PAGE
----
Researchers at IBM X-Force have come across what appears to be a new piece of malware that has been used in highly targeted attacks aimed at energy and industrial organizations in the Middle East.
Dubbed ZeroCleare based on a path in its binary file, the malware has been described by IBM as a destructive wiper and it has been linked to Iranian hacker groups. The company believes this may be a recently created piece of malware and the campaign its researchers analyzed may have been the first to use ZeroCleare.
ZeroCleare is similar to the notorious Shamoon malware and it’s designed to overwrite the master boot record (MBR) and disk partitions of devices running Windows. Similar to Shamoon, ZeroCleare relies on the legitimate EldoS RawDisk tool to achieve its goal.
Also similar to Shamoon, this new piece of malware had spread to many devices on the network of the targeted organizations, enabling the attackers to cause serious damage. Despite these similarities, IBM believes there are enough significant differences to view ZeroCleare as a separate malware family.
According to IBM, ZeroCleare can target both 32-bit and 64-bit Windows systems. In the case of 64-bit systems, which prevent the execution of drivers that are not signed by Microsoft, the malware relies on an intentionally vulnerable driver that is signed by Microsoft, which in turn loads the unsigned EldoS RawDisk driver, which is needed to wipe the machine.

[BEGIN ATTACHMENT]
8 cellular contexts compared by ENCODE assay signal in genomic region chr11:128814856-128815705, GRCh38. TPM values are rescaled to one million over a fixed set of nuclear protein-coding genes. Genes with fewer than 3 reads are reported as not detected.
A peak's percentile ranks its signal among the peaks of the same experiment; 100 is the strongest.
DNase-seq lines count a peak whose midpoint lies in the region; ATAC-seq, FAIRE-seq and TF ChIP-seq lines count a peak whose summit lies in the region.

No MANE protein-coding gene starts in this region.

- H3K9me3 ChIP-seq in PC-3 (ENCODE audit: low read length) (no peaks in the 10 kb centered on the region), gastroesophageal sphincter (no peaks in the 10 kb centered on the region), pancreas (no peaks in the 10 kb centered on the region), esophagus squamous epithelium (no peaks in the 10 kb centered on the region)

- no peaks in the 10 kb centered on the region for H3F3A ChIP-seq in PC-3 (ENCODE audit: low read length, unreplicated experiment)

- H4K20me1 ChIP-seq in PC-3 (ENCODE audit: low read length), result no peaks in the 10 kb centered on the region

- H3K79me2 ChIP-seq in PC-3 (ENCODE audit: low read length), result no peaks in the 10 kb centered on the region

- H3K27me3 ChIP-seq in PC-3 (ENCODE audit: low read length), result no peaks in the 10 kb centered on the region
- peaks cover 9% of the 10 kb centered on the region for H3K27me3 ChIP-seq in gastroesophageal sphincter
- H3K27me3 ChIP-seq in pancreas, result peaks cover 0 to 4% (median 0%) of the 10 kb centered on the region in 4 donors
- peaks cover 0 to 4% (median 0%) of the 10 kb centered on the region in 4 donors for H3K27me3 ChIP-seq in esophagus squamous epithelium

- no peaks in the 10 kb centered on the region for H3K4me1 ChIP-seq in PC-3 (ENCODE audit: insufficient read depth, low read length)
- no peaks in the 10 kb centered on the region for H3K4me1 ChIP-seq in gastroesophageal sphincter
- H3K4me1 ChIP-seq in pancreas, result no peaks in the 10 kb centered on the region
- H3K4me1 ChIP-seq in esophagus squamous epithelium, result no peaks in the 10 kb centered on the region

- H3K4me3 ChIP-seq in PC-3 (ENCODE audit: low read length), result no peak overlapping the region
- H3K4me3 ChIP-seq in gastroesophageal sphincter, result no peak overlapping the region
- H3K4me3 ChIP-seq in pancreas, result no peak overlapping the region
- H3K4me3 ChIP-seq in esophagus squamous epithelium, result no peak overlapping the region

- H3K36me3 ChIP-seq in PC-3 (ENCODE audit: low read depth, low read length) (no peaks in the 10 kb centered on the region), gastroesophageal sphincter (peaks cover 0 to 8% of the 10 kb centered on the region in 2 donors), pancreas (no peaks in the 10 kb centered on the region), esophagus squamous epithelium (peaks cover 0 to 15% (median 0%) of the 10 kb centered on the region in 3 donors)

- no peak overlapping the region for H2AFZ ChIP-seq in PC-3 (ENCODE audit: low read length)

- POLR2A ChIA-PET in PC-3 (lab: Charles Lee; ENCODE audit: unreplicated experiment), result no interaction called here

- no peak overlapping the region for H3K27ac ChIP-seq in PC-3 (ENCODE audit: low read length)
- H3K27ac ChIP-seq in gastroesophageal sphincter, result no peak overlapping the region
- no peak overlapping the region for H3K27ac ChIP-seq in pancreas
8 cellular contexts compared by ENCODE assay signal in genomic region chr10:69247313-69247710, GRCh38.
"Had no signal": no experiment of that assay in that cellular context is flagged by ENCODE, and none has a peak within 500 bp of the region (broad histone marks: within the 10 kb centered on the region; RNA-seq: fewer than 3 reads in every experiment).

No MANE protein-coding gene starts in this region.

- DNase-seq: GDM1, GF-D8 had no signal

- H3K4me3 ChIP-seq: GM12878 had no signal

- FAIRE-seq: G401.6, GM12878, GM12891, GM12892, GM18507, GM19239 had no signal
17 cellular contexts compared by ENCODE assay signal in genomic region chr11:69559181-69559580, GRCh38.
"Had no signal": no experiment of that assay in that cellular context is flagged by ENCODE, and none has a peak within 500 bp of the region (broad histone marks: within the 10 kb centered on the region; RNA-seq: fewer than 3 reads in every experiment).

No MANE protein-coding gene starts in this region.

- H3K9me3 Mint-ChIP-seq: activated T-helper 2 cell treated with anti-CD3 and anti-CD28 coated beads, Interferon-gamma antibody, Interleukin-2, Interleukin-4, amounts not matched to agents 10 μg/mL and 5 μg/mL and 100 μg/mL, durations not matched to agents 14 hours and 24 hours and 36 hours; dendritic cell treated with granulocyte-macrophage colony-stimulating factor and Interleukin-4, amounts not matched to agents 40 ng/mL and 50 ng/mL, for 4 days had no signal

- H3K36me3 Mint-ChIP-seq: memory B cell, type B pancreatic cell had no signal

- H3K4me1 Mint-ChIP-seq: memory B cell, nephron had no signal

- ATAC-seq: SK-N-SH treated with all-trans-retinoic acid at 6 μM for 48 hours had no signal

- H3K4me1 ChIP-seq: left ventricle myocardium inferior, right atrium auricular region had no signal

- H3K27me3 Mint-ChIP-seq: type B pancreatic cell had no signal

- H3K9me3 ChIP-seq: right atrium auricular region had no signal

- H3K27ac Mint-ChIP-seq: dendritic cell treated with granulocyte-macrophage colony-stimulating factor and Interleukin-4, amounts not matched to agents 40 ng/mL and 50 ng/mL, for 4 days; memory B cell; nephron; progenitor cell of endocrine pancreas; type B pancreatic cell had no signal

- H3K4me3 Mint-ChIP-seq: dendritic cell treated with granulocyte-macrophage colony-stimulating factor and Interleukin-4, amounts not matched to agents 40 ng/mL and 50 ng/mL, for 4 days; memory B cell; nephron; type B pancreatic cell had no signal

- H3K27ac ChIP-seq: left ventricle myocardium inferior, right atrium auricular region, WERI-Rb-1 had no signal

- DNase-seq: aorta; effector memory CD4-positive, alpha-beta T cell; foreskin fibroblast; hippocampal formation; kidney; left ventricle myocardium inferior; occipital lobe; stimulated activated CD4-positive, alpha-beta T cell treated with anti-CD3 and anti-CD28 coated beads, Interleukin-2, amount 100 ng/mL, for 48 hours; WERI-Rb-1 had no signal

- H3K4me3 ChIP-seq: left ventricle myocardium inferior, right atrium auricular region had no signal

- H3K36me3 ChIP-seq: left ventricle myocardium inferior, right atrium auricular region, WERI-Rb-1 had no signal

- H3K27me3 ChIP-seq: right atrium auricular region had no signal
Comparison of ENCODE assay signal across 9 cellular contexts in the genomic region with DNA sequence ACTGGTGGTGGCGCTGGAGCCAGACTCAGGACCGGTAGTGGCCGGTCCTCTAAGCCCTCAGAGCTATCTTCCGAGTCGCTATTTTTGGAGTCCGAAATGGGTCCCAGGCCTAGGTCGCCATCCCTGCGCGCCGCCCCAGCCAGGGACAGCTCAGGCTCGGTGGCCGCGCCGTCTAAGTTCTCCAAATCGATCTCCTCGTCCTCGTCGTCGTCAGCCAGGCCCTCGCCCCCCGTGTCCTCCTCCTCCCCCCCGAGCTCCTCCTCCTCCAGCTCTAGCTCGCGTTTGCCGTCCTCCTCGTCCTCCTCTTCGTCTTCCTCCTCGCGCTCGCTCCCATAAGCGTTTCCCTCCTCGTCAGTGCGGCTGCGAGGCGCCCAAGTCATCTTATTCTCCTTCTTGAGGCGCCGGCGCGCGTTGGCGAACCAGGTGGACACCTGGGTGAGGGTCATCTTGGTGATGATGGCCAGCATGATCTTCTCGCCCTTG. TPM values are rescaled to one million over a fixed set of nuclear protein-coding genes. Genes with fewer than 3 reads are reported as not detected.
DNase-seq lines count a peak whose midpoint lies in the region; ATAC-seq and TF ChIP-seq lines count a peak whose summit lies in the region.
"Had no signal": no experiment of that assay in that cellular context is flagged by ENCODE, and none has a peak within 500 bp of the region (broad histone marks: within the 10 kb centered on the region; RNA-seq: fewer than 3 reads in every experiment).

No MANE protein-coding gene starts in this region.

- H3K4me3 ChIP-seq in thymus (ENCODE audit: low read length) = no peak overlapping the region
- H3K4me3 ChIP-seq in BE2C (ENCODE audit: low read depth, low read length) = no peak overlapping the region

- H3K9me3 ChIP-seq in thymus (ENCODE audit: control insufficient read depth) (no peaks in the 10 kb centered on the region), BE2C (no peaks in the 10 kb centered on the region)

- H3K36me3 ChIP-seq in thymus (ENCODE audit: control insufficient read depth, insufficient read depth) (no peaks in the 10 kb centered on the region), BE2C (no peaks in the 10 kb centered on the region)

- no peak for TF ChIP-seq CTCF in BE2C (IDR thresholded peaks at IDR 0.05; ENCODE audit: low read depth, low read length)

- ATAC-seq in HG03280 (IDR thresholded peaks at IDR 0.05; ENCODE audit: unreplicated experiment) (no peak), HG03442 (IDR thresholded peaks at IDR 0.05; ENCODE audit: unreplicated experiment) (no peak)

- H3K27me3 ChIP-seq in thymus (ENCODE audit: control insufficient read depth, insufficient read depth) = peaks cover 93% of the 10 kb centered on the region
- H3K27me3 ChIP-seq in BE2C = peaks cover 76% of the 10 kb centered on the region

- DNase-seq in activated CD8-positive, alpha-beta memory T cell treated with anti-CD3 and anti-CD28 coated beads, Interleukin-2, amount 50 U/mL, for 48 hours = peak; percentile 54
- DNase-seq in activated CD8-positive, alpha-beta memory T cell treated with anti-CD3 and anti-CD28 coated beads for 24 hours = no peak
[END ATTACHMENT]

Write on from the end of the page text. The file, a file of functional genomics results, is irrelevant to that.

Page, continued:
The attack was linked to Iran partly based on the use of infrastructure previously used by groups believed to be operating out of Iran. It was reported recently that the infrastructure set up by one of these Iranian groups was hijacked by the Russia-linked threat actor known as Turla, but IBM does not believe that the Russian group was behind the ZeroCleare attacks.
“Looking at the geographical region hit by the ZeroCleare malware, it is not the first time the Middle East has seen destructive attacks target its energy sector. In addition to underpinning the economies of several Gulf nations, the Middle Eastern petrochemical market, for example, hosts approximately 64.5 percent of the world’s proven oil reserves, according to OPEC, making it a vital center of global energy architecture. Destructive cyberattacks against energy infrastructure in this arena, therefore, represent a high-impact threat to both regional and international markets,” explained Limor Kessem, executive security advisor at IBM.